Financial Ad Layouts
Financial Advertising is Serious Business
Art direction is much more critical in the field of financial advertising and direct marketing than many people imagine. As Drayton Bird, former International Creative Director and Vice Chairman of Ogilvy & Mather says, “It is a big mistake to make your packages look too commercial, advertising-y or glossy.”
Financial products do well when sold in an appropriately financial manner. They should not be glossy. Often a simple convincing letter together with the relevant Questions and Answers covered in an application form will do better than anything more elaborate. Perhaps this is due to the serious nature of financial advertising. The prospect is expected to part with his hard-earned money.
Says Bird: “I learnt this years ago when I produced an insert to sell insurance to a bank’s customers. It did very well. My insert had a typical advertising layout. A much more experienced American creative took the package. He changed it only slightly. The copy was virtually the same, but he made it look more of a financial offer. More official, less slick and commercial. He got much better results."
Do Illustrations Work in an Insurance Ad?
According to Bird, the art director should never put in pictures which are not essential. Pictures are expensive and unless they are necessary, they will do little or nothing to improve response. They may even reduce it by getting in the way. It is, of course, good to put in human interest where appropriate.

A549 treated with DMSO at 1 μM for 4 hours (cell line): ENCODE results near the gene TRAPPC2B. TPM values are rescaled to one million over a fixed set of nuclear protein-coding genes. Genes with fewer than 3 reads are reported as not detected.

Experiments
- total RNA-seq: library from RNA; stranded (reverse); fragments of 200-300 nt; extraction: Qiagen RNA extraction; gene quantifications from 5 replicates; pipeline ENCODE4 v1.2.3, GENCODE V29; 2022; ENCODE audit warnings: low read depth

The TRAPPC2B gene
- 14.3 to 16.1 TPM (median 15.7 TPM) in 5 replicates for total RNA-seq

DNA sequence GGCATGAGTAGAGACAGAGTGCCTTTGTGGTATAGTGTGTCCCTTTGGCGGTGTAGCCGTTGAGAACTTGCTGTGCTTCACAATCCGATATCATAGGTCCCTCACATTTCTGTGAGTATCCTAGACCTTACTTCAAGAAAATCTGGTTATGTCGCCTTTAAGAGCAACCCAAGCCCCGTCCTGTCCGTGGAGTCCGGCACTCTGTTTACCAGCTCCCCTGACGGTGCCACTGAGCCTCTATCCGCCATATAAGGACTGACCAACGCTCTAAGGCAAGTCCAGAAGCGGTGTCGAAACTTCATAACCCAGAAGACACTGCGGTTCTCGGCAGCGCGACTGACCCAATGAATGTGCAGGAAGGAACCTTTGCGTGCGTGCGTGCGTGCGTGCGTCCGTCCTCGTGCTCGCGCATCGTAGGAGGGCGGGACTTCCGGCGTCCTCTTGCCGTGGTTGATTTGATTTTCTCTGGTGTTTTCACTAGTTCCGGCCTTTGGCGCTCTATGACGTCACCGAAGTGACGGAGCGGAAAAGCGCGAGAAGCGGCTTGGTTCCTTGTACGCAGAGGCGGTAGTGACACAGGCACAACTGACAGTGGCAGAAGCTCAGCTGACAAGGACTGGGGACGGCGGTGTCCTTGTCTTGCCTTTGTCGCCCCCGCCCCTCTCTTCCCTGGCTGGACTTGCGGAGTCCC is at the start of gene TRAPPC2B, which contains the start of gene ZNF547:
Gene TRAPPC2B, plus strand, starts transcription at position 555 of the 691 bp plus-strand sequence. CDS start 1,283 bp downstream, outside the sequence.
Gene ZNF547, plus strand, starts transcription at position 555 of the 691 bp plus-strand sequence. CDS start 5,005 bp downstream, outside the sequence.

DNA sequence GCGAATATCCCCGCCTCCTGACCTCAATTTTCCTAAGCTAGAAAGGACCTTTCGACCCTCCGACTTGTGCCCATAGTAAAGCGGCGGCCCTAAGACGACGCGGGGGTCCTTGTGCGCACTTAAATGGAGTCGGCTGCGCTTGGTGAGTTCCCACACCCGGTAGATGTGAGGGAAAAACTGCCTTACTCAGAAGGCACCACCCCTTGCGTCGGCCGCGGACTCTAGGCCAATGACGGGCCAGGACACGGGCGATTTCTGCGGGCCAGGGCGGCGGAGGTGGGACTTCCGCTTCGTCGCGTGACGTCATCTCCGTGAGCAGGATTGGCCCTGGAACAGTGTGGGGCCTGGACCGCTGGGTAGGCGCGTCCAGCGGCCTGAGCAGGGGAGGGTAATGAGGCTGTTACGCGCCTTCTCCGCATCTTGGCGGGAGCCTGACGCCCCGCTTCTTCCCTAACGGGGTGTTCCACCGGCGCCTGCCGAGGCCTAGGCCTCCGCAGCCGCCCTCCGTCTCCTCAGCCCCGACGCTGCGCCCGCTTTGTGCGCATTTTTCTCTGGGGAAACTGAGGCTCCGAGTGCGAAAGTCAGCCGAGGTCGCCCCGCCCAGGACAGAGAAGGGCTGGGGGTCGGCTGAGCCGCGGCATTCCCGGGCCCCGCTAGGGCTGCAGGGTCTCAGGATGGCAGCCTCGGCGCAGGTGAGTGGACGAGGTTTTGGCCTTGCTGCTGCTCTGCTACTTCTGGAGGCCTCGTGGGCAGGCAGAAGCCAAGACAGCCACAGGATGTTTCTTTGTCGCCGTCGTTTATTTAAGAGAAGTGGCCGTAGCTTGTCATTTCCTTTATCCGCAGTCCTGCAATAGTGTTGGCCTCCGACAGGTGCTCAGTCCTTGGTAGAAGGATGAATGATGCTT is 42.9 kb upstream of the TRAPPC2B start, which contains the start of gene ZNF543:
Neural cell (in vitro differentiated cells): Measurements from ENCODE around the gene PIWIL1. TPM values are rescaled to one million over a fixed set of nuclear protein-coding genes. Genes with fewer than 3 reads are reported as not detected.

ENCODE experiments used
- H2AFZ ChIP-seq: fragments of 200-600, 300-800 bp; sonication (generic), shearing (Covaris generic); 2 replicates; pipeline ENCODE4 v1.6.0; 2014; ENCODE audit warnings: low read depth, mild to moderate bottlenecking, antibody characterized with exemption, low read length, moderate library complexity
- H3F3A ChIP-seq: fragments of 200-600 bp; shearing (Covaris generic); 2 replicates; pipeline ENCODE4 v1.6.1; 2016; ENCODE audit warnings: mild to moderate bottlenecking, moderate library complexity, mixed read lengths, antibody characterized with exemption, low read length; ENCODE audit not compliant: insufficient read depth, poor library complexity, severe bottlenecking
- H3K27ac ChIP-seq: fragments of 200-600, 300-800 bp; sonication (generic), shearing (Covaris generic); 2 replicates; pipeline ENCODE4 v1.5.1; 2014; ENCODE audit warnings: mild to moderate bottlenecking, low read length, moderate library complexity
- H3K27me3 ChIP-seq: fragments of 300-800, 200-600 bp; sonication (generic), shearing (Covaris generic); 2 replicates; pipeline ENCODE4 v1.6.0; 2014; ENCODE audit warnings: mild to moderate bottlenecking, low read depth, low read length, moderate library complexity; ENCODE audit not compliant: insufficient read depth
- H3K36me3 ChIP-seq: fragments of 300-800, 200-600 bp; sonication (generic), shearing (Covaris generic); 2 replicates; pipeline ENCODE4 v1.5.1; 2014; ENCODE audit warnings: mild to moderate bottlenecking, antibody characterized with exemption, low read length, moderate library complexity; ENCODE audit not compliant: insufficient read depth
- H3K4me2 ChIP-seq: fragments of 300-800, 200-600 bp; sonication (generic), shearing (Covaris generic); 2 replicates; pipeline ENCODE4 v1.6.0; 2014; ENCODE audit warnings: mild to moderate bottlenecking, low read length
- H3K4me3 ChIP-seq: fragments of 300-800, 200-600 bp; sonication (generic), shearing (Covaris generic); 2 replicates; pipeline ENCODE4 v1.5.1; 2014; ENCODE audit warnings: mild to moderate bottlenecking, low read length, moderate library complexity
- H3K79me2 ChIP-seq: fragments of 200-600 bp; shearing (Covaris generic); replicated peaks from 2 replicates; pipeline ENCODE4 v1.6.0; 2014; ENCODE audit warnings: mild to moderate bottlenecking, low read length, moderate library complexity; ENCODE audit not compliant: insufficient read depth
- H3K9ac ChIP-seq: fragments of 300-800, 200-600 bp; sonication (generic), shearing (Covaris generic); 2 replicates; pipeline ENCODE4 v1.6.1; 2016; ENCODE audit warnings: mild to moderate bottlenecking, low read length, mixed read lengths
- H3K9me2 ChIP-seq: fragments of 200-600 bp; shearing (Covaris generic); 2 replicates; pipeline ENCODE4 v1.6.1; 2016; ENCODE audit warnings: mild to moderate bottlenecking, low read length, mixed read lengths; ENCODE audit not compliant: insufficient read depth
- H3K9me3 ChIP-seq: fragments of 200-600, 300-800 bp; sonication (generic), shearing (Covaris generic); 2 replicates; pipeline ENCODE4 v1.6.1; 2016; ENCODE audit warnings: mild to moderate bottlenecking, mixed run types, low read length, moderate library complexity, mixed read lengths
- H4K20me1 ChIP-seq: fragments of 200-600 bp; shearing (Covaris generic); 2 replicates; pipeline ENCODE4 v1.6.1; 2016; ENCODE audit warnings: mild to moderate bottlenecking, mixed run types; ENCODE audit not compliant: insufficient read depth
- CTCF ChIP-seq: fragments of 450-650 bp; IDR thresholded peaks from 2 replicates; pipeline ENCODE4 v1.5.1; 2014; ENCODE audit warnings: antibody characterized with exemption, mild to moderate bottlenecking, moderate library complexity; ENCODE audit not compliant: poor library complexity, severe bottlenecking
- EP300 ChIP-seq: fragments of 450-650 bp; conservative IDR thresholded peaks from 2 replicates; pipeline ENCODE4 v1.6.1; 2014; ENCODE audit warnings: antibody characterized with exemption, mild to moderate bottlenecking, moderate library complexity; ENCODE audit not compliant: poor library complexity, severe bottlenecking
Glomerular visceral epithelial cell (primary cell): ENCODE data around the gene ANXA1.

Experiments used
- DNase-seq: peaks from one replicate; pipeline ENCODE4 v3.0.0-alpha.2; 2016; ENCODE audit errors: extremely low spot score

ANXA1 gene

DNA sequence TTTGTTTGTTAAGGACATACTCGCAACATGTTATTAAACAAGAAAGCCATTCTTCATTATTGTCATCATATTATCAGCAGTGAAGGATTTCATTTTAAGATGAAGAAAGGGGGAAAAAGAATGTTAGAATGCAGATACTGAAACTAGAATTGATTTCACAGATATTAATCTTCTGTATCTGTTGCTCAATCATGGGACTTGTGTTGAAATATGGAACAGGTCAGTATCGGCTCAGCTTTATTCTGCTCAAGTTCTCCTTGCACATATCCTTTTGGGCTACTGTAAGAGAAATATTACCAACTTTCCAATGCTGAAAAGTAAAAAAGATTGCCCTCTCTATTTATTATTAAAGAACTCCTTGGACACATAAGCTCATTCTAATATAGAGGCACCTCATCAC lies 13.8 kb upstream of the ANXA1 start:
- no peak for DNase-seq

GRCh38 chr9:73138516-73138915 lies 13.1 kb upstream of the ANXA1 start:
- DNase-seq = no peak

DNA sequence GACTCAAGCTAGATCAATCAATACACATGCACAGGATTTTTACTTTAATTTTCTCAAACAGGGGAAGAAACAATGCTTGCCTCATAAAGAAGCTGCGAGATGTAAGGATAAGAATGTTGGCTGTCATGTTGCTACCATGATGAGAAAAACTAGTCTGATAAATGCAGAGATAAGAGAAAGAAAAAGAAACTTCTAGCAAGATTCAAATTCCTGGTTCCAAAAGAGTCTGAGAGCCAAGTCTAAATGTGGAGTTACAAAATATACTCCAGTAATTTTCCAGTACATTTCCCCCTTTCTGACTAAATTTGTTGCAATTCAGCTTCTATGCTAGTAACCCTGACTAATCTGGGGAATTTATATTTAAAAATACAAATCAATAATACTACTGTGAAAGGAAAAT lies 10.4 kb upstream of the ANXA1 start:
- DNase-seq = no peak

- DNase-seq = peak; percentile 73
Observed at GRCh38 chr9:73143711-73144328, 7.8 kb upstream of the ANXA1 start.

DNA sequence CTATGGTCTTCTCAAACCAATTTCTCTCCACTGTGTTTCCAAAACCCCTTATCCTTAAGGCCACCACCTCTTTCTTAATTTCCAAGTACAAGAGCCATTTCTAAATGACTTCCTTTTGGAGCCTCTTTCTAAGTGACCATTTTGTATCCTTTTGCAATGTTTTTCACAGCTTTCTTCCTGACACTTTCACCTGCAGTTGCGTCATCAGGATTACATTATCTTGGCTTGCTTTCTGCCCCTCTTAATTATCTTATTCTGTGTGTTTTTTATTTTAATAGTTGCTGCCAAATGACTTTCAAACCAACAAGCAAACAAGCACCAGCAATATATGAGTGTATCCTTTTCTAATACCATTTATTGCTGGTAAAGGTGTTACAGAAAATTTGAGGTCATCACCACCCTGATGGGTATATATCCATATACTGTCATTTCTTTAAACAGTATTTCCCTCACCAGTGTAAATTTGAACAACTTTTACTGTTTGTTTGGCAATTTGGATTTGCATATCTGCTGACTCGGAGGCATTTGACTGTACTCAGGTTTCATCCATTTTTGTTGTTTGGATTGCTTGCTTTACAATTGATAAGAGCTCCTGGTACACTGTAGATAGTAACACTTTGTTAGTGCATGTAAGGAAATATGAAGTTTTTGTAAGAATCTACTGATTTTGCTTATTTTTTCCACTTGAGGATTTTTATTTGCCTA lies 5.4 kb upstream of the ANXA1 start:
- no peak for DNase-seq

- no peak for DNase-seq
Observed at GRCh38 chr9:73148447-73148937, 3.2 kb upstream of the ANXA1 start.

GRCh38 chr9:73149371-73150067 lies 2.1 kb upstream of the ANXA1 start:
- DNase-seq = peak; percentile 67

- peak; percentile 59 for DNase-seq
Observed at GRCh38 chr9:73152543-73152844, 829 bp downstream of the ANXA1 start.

“A face, or a spokesman’s’s picture can help,” says Bird. “A convincing spokesman, for example, an ex TV newsreader or an acknowledged financial expert – but not a show business type – can be very successful by inspiring trust. In particular, beware of negative pictures. Believe me, pictures of people lying in bed in hospital are not the greatest turn-on in the world.”
Some art directors who pride themselves on their drawing skills tend to sneak cartoons into the creative. They actually believe that entertaining the customer will make him more likely to part with his money. But not according to Bird who advises, “Be very careful about cartoons. I have never seen them work even when I thought them appropriate. Neither hard-earned money nor the possibility of mishap are particularly entertaining to most people.”
Stick to Sound Direct Marketing Practice
This is what Bird suggests if the agency wants to succeed and make money, and art direction has a big role to play in this success. Financial ads and direct mail must not have a commercial appearance. They should not be glossy or contain illustrations that do not serve a function, or they will reduce response.
Financial advertising is serious business as it asks customers to part with their hard-earned money. Therefore, on no account should art directors be tempted to use cartoons. It is a good idea to add some human interest such as a face or the picture of a convincing spokesman. The pictures used should be positive. They should not incite fear.
Drayton Bird's Commonsense Creative notes previously only accessible to employees of Ogilvy & Mather